Suspension proposed for L.A. attorney over doctored celebrity photos


A Los Angeles attorney faces a possible six-month suspension for posting doctored photos on her firm’s website that implied she mingled with high-profile politicians and celebrities, including President Obama, George Clooney and Kim Kardashian.

The photos -- more than 50 -- are published on lawyer Svitlana Sangary’s website under a tab titled “publicity.”

They appear to show Sangary with dozens of politicians and celebrities, including Bill and Hillary Clinton, Vice President Joe Biden, Donald Trump, Arnold Schwarzenegger, Leonardo DiCaprio and Dr. Phil.


But during a July trial, experts testified that “many, and perhaps all” of the photos were Photoshopped “to make it appear as though [Sangary] was in the presence of a celebrity,” according to a report by a judge of the State Bar Court of California who recommended the six-month suspension.

In his 18-page decision, which was first reported in the legal newspaper The Recorder, Judge Donald F. Miles said Sangary had committed four counts of misconduct. Miles said they included one count related to posting the photographs, two counts of failing to cooperate with state bar investigators and another count of refusing to forward a former client’s legal file to the client’s new attorney.

In his decision, the judge described “grave concerns” about Sangary’s “demonstrated lack of insight and her contemptuous conduct during these proceedings.”

“[Sangary’s] failure to remove the deceptive images from her website, even after the State Bar brought this issue to her attention, and her demonstrated disregard for the disciplinary process gives little reason to believe that her misconduct will not continue,” Miles wrote.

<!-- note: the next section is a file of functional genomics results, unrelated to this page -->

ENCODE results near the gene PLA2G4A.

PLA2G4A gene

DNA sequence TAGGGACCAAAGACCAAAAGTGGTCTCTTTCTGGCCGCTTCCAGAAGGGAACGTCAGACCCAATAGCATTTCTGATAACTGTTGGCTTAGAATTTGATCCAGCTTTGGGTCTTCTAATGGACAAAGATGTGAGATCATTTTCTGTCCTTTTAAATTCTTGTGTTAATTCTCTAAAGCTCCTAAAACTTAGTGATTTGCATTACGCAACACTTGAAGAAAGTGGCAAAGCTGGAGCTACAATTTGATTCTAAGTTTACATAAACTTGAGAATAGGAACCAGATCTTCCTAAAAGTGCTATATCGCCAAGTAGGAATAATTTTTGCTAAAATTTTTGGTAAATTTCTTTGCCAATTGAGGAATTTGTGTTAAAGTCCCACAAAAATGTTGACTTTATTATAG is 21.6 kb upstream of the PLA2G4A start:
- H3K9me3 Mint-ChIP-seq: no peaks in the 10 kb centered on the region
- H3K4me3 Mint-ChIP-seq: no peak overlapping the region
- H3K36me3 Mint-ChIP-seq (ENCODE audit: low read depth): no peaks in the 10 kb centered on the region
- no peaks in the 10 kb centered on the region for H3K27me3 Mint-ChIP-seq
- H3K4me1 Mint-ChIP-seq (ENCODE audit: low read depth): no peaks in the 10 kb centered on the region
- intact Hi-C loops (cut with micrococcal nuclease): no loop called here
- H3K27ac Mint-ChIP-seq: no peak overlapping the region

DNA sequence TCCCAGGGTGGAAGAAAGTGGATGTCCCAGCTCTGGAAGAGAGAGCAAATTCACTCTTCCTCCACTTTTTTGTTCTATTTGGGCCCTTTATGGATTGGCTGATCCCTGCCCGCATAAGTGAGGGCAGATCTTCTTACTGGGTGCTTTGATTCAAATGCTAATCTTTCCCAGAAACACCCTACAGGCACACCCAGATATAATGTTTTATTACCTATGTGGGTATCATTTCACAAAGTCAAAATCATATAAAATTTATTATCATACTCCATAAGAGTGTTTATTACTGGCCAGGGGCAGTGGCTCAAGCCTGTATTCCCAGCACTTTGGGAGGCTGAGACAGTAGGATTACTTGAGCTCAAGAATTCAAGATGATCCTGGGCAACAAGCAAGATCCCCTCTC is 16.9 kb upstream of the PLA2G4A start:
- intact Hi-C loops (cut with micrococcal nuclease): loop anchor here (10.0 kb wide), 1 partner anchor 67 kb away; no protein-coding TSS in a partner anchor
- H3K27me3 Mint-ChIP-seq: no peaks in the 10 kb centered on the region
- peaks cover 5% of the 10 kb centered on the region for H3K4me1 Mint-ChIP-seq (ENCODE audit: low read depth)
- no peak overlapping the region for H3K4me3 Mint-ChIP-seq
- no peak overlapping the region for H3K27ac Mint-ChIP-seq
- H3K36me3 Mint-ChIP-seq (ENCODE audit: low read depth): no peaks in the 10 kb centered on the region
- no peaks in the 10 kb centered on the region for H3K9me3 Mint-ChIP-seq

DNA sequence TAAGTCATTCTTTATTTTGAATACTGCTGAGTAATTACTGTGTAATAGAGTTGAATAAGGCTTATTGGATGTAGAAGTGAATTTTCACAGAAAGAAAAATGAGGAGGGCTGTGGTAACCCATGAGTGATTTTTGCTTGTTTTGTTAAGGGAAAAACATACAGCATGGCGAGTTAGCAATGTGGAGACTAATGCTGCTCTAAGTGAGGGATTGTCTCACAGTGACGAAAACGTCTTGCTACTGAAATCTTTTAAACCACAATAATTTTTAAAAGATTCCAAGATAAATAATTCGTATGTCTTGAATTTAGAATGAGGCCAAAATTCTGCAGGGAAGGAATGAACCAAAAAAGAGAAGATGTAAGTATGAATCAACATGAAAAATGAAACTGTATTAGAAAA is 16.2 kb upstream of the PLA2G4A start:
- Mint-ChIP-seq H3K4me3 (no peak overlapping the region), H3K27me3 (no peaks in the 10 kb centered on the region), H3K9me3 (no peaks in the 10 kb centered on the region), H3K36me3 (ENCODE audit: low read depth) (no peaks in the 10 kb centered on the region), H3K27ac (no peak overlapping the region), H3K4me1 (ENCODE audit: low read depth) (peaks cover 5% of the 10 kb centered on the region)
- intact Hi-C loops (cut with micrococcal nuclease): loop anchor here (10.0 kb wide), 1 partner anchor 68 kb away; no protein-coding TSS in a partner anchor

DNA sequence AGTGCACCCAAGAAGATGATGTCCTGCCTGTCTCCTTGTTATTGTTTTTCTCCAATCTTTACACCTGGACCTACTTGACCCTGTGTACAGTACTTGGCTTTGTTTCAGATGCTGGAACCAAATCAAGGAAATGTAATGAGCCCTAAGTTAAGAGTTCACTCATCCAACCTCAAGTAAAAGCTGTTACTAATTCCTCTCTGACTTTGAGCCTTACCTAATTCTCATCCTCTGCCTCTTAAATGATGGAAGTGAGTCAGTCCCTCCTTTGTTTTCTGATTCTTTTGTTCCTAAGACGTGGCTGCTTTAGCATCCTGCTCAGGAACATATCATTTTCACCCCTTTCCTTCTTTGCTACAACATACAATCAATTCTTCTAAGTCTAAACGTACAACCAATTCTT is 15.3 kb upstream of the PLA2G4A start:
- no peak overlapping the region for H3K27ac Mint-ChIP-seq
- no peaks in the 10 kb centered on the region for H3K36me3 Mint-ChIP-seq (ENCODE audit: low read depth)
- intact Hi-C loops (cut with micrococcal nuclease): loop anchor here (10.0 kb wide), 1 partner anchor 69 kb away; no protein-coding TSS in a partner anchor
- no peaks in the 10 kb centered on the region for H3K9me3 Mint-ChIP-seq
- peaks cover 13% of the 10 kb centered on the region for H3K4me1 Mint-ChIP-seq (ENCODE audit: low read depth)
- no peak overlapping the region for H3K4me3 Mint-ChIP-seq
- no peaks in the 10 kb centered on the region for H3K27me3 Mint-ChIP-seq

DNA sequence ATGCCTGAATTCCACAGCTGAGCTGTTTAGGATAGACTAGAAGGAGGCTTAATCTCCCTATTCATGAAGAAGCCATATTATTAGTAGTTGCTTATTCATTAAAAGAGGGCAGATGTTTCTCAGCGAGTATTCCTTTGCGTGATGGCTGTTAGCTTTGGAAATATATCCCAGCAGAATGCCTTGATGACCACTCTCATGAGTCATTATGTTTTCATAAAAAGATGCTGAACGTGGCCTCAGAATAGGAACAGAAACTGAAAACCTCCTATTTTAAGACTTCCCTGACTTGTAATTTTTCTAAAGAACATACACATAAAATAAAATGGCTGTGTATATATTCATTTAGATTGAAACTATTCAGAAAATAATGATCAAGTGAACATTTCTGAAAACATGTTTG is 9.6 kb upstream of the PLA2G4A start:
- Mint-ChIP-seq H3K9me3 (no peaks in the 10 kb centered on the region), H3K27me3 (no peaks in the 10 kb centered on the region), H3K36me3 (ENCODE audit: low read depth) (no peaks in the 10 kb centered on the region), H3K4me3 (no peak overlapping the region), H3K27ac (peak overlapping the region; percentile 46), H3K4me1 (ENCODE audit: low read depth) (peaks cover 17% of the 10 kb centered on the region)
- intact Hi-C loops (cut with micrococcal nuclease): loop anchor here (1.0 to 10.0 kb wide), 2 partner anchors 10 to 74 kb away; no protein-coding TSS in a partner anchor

Sangary said in an email Thursday that she had “a lot to say” about the recommendation and was “working on it,” but did not elaborate. She said she had a 30-day window to request a review of the recommendation, and would provide a comment before then.

The photos remained online even after the bar began its inquiry and later filed charges, Miles wrote. They were still on Sangary’s website as of Thursday afternoon.


“By posting and maintaining several images on her website falsely depicting [Sangary] posing with various public figures, when in fact [Sangary] was not actually photographed in the company of those public figures, [Sangary] communicated an advertisement or solicitation directed to the general public that was false and deceptive.”

The judge said Sangary failed to appear for several hearings, including a deposition, and failed to meet some deadlines in the case. Instead, he wrote, she filed erratic responses that had “little to no rational connection to the charges at hand.”

In one 16-page filing, Sangary repeatedly referred to herself in the third person and launched into tangential discussions that appeared to have nothing to do with her case, such as Natalie Portman’s performance in “Black Swan.”

Records showed Sangary was admitted to the California bar in 2004 after attending law school at Pepperdine University. She had no prior disciplinary actions.

According to her website, Sangary “is committed to the highest standards of professionalism and integrity in meeting her client’s legal challenges.”

The judge also recommended probation for Sangary. The California Supreme Court will ultimately decide on the recommendations.

Follow @katemather for crime and court news from across Southern California.